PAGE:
Why voice driven technology will be much, much bigger than multitouch
The move from multitouch to home assistants has happened. However, new artificial speech technologies and voice driven interfaces will soon create a new form of emotional and intimate relationship between you and your computer. But how?
Echo, Home, Siri. We have already experienced the technology behind assistive virtual voices reach a commercial state, and the smart home assistants can now help us with everything from shopping, information, and basic entertainment. However, in most recent years the significant progression in machine and deep learning techniques has left us at a turning point in which voice-controlled interfaces and the auditory feedback they provide us are creating a new form of functional and even emotional relationship with our computers.
In this briefing Thomas Bjørnsten will provide an overview of various existing speech driven technologies and voice analytics. The briefing also addresses the development from assistive to ‘addictive’ voices, as our virtual assistants become more personalized and effective at decoding the users’ individual traits. Last, Thomas will clarify how the digital distribution of emotions will play a huge role in the communication between human and artificial agents (such as chatbots and digital assistants), and how this is already shaping the artificial speech technologies of tomorrow.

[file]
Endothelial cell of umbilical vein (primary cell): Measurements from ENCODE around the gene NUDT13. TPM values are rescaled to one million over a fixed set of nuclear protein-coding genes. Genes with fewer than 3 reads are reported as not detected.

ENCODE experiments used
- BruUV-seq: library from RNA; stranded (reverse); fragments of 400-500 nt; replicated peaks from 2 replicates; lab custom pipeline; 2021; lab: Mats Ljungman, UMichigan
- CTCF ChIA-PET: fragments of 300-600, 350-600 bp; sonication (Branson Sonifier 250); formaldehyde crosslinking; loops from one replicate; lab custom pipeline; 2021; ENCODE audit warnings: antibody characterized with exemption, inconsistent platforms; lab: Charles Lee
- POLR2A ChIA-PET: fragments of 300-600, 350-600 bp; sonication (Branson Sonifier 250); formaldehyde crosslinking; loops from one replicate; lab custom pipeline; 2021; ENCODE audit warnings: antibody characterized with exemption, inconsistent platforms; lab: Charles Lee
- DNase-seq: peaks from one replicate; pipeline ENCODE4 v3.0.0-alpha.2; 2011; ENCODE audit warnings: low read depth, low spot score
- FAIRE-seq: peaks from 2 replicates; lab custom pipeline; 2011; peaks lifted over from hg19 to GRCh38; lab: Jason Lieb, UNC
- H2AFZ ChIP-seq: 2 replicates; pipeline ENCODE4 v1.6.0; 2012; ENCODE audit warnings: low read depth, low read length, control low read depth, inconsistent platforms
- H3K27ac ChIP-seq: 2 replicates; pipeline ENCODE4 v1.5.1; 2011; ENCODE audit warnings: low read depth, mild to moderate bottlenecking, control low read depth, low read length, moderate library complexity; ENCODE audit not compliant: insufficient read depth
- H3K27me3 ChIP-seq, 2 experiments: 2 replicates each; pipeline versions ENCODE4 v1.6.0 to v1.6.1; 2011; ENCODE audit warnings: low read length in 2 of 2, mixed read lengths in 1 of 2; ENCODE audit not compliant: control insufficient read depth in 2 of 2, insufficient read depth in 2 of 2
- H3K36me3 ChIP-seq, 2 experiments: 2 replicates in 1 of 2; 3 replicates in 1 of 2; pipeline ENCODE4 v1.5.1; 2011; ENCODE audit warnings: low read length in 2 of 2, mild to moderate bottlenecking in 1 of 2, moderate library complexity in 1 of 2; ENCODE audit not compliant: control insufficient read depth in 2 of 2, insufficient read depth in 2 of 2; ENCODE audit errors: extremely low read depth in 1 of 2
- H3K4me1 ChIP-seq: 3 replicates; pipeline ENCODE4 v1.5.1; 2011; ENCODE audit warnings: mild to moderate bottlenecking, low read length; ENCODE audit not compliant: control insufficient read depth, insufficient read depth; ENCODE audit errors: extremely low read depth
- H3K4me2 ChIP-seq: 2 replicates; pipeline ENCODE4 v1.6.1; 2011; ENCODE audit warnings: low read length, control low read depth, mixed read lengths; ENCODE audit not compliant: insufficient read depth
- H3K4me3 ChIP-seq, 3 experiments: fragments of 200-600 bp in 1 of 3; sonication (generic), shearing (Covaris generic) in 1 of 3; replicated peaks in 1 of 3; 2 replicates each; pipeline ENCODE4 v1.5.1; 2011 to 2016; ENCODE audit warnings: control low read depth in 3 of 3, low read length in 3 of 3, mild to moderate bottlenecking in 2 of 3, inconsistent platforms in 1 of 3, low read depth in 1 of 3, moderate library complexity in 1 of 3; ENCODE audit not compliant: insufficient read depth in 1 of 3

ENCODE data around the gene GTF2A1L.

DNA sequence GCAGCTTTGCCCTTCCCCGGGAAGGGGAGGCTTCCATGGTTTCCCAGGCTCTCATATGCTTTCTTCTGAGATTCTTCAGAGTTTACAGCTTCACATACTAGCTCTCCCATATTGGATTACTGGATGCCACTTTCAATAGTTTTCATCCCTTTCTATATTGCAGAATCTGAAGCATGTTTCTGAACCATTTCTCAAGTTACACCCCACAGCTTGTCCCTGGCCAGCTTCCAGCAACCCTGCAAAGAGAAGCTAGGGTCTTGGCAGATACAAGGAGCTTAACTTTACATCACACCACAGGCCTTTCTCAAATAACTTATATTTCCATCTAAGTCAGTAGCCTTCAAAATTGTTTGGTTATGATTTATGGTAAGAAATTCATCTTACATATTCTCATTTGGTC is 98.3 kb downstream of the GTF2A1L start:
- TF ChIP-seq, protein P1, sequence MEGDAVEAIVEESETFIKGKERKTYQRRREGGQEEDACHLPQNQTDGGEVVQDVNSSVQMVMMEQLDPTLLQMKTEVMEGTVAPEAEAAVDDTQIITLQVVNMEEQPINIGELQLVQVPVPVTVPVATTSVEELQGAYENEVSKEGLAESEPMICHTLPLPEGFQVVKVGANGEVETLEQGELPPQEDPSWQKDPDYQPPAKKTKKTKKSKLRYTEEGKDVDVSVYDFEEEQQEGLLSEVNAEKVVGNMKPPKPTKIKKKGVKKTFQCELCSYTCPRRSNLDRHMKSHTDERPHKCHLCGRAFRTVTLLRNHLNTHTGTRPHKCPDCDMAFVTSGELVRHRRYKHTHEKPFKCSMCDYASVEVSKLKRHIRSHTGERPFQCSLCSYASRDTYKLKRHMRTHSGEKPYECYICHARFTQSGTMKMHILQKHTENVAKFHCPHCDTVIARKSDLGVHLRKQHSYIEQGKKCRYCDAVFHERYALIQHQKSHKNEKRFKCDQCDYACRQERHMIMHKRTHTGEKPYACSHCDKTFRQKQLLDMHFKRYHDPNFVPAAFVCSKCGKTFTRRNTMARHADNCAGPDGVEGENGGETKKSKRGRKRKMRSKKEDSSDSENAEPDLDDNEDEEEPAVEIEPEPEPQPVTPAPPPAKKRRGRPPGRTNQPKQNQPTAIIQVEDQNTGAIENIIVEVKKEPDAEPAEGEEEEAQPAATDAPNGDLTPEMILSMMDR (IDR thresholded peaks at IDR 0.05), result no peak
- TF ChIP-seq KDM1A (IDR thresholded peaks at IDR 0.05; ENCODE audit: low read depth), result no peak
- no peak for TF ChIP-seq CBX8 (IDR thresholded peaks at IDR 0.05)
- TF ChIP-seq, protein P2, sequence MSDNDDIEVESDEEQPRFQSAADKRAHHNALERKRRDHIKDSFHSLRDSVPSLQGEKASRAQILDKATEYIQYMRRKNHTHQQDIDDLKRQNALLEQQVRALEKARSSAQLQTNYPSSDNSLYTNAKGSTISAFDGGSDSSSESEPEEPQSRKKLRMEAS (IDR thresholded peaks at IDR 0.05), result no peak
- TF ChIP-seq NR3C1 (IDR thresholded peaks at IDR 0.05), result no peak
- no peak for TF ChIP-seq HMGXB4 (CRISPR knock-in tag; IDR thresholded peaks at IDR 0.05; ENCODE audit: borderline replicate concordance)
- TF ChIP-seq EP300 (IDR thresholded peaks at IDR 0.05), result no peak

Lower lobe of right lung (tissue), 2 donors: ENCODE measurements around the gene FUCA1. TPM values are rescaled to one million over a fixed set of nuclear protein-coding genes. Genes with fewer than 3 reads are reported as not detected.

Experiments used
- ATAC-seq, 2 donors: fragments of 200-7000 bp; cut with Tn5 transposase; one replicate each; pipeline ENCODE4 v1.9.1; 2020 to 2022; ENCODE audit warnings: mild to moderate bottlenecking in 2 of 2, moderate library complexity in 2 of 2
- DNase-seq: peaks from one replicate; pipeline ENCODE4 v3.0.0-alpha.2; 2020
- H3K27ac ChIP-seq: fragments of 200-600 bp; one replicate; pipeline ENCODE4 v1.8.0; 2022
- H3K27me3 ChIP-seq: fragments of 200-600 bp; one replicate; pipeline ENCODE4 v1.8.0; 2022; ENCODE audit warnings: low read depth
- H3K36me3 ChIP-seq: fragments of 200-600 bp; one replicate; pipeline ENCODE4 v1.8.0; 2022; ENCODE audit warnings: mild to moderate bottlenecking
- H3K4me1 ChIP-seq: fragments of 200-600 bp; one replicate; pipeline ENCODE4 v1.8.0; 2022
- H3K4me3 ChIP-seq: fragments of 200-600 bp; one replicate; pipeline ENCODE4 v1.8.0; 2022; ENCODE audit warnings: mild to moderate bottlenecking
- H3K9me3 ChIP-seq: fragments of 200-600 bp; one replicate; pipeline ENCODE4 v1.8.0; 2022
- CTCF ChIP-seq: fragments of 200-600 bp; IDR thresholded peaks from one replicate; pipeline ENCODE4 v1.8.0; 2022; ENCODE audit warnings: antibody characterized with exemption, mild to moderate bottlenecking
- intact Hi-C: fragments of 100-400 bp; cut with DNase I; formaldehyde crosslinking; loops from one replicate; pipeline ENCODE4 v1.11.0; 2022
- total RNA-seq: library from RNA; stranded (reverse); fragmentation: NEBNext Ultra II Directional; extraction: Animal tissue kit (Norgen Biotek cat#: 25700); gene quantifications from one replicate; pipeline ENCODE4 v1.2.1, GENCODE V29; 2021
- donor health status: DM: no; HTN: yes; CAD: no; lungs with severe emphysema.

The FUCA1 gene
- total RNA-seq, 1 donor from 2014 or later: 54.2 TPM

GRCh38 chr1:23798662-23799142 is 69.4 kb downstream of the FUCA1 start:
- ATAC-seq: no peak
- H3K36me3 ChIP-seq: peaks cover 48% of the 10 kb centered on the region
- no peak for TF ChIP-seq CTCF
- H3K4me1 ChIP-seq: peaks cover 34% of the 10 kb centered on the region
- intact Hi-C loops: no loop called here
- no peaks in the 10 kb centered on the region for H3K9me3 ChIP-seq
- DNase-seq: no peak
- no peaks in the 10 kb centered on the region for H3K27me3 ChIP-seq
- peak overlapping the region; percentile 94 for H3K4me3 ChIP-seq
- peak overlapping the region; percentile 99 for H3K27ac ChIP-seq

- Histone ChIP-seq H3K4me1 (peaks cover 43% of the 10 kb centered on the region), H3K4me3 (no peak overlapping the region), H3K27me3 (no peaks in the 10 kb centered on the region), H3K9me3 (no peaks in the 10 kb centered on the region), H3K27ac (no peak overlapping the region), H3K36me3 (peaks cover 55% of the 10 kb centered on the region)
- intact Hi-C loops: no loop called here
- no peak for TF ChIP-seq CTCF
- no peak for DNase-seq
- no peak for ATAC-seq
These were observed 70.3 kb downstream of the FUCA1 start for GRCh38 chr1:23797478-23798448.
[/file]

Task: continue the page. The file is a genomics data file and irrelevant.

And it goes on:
When we design technology for voices we do it to connect with our computers in a seamless and intuitive way. But what does this more intimate relationship involve and can it be made the new standard for most human-computer communication? Will it be able to out-stage aspects of our physical relationships and needs? How can companies benefit from adding an emotional dimension to virtual assistants? And who, or what, will subsequently maintain the rights to further capitalize or create value from the data outcome? These are some of the questions and topics that Thomas will cover during the briefing.
NB: This briefing will be held in English
Thomas Bjørnsten is PhD and Assistant Professor in data culture, founder of Emotional Datalab Aarhus and Lab Agent at Human Data by Innovation Lab. Thomas specializes in the human and cultural aspects of data analysis and sensing and works in particular with the field of Emotional Data, which plays an increasingly significant role in e-commerce, neuromarketing, and organizational development. Thomas’ knowledge of Emotional and ‘Human’ Data has a solid foundation in the latest research, and he is continuously collaborating with leading international experts in the field.